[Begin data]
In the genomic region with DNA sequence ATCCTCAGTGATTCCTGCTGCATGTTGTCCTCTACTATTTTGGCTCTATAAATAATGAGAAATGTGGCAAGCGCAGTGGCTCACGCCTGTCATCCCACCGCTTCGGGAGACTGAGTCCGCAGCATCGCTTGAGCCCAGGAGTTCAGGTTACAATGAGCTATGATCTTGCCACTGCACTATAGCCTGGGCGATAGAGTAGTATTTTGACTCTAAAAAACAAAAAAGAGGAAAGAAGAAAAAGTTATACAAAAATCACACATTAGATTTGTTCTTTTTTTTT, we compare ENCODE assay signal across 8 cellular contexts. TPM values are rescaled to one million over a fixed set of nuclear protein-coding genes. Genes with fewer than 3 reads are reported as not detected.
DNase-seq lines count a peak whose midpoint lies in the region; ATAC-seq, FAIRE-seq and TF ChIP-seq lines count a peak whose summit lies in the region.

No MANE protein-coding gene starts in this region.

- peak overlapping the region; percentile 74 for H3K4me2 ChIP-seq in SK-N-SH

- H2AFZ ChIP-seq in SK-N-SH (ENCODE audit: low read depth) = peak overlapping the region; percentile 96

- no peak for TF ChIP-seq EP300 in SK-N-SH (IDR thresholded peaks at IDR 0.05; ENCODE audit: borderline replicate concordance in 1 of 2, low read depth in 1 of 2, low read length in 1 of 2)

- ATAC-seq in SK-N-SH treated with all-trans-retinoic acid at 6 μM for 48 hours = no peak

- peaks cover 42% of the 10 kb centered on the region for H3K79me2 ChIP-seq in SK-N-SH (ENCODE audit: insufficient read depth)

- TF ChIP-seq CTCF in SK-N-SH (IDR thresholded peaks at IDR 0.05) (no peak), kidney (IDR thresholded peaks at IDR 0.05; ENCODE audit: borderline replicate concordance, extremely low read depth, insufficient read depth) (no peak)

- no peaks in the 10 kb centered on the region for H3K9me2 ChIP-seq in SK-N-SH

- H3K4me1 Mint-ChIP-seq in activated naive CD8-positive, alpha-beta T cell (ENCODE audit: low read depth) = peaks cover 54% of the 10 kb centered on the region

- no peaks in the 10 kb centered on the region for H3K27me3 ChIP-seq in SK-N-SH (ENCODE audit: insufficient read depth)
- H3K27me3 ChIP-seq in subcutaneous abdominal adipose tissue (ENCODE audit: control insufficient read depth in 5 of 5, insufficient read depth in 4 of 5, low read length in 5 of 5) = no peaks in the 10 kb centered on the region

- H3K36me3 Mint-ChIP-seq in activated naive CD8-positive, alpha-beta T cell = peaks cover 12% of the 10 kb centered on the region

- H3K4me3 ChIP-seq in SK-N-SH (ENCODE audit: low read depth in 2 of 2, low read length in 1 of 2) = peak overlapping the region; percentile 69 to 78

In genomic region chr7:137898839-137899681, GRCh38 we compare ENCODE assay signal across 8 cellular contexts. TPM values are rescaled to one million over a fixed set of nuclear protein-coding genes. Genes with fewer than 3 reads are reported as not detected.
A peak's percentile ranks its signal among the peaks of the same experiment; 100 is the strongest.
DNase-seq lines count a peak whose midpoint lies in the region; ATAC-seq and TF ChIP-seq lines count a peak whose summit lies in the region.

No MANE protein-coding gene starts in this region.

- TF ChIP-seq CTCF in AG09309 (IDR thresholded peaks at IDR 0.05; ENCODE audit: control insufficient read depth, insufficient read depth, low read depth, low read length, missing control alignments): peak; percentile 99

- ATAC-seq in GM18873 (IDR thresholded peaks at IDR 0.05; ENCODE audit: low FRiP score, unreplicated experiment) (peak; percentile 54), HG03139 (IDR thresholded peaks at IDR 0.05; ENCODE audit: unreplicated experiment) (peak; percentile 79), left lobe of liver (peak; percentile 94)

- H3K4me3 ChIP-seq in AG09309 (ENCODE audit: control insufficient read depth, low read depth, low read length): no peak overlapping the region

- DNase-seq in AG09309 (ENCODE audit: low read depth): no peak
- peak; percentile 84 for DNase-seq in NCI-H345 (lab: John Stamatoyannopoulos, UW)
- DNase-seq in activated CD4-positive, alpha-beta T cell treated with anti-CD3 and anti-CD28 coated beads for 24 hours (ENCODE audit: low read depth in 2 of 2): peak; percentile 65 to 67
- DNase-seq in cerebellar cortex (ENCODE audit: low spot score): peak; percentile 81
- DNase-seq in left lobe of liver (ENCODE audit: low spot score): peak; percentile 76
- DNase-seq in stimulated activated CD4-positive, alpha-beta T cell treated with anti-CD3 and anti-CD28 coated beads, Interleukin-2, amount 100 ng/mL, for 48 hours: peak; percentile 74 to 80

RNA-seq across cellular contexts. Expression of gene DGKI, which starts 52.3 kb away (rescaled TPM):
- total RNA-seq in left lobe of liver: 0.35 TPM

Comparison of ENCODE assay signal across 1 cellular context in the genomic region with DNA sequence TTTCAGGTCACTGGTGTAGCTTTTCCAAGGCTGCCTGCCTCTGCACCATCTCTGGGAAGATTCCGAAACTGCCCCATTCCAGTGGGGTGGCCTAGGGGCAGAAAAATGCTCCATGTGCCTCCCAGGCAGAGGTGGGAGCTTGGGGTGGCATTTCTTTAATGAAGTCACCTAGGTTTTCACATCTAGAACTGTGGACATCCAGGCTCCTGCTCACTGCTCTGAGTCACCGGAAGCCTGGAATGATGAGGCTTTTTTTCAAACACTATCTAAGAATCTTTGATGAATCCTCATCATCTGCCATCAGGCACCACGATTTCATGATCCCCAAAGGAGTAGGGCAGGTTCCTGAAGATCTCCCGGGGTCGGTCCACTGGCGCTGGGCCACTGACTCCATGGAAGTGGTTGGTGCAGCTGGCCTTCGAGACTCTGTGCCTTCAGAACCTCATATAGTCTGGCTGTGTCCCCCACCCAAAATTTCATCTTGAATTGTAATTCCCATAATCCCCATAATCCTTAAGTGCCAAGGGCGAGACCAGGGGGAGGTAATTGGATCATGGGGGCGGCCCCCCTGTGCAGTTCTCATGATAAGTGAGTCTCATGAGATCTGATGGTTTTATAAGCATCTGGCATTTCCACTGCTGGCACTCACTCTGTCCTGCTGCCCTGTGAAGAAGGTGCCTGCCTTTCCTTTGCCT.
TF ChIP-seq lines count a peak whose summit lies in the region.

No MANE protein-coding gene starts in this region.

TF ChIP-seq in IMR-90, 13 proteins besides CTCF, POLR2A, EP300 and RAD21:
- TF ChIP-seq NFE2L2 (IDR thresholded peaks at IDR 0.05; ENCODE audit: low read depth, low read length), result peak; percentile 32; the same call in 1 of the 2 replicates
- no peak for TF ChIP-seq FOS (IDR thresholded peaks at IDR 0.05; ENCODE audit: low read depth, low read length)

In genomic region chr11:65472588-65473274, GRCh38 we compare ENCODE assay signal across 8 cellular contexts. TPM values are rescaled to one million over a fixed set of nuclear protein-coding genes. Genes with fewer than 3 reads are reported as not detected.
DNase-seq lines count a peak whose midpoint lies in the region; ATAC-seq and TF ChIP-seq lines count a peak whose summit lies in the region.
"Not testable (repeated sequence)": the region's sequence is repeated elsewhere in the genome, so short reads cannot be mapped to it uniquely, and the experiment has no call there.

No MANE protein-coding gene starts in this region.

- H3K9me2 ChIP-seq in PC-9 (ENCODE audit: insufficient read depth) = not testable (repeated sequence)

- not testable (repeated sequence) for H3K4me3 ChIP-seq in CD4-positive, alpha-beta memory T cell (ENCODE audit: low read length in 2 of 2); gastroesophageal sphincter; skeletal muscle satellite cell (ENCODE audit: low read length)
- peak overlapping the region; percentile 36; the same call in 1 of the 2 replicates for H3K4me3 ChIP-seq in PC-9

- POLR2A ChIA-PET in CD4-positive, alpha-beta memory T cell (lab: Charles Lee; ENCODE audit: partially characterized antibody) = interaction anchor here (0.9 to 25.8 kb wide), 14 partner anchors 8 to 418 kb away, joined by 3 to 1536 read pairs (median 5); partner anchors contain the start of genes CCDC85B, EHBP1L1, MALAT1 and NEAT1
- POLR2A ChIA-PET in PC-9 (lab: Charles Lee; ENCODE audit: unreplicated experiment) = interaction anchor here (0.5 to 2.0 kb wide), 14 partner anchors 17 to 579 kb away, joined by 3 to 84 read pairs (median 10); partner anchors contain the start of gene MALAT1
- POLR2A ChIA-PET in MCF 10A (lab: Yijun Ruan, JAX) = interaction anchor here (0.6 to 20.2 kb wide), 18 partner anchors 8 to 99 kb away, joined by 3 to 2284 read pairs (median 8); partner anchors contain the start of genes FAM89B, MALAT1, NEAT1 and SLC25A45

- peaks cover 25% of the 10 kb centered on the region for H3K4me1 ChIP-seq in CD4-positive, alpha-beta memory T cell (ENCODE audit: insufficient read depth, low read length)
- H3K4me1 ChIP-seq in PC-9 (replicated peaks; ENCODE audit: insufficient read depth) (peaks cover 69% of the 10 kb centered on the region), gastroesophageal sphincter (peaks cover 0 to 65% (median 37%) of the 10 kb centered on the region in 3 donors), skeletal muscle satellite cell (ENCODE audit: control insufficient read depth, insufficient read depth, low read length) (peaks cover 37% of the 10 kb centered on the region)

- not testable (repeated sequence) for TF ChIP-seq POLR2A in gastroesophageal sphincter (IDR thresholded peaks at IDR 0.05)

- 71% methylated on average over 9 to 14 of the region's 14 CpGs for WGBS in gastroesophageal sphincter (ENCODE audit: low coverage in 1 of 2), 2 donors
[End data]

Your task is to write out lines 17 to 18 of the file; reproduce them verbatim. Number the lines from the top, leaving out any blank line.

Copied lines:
A peak's percentile ranks its signal among the peaks of the same experiment; 100 is the strongest.
DNase-seq lines count a peak whose midpoint lies in the region; ATAC-seq and TF ChIP-seq lines count a peak whose summit lies in the region.